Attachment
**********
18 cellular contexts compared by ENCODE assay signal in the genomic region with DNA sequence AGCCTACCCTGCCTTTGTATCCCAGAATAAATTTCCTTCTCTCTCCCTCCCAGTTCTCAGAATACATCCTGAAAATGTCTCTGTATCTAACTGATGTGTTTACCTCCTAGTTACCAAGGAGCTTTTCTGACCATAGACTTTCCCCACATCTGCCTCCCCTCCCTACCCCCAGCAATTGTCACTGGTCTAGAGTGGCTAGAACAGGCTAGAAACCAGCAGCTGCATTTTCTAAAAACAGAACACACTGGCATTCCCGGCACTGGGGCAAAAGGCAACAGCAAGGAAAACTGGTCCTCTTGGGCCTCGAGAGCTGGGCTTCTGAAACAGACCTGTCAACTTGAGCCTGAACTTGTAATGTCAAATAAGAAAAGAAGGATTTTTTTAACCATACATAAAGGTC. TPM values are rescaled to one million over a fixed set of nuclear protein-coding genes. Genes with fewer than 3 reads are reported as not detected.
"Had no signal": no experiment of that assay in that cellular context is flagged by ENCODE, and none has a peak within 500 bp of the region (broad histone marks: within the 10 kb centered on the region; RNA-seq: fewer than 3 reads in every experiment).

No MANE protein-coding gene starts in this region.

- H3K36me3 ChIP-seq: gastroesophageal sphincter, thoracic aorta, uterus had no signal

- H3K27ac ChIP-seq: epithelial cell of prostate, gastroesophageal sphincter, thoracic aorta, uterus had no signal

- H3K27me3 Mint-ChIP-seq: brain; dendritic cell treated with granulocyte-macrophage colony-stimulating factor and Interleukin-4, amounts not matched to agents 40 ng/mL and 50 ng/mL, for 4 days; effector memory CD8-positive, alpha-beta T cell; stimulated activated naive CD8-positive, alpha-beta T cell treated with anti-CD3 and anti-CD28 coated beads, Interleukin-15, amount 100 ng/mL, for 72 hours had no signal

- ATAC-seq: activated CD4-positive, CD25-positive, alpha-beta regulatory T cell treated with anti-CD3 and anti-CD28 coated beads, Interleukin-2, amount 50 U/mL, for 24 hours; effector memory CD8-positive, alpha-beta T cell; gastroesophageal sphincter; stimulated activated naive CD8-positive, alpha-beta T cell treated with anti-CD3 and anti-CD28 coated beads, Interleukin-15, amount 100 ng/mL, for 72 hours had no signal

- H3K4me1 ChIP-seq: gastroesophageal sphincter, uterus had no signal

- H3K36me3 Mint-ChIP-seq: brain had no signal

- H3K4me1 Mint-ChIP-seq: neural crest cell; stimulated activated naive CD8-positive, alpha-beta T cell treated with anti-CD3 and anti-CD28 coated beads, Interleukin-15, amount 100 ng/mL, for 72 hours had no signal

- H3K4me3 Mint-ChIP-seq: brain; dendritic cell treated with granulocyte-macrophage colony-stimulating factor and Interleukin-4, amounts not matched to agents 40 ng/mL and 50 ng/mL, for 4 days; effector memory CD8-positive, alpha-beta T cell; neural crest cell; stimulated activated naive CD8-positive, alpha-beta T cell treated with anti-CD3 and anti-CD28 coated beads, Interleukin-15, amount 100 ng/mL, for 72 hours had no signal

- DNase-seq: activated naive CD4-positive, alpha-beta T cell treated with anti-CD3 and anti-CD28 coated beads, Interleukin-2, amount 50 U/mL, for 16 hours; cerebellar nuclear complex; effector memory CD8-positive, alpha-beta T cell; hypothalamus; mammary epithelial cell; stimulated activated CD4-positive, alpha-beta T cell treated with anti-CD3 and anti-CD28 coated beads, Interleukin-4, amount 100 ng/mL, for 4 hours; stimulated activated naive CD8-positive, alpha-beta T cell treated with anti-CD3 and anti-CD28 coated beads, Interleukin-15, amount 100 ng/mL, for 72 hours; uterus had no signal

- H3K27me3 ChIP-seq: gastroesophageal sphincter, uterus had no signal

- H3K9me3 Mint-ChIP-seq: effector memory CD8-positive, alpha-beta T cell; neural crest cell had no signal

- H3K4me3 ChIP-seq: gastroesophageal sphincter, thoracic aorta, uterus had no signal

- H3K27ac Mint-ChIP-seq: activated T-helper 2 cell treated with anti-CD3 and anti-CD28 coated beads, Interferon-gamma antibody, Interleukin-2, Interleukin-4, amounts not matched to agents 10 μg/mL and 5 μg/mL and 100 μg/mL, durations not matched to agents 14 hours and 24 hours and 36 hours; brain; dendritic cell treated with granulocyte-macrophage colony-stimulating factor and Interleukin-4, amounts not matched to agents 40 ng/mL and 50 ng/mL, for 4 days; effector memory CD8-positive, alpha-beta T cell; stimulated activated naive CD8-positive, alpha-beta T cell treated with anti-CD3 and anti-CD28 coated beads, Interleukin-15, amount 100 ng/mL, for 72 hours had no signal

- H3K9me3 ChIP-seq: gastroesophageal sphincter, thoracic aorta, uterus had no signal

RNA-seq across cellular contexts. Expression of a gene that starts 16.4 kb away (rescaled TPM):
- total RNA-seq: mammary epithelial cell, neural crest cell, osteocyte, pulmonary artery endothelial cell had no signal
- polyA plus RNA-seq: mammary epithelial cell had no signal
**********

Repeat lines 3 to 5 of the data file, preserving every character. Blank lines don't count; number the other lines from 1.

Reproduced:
No MANE protein-coding gene starts in this region.

- H3K36me3 ChIP-seq: gastroesophageal sphincter, thoracic aorta, uterus had no signal

- H3K27ac ChIP-seq: epithelial cell of prostate, gastroesophageal sphincter, thoracic aorta, uterus had no signal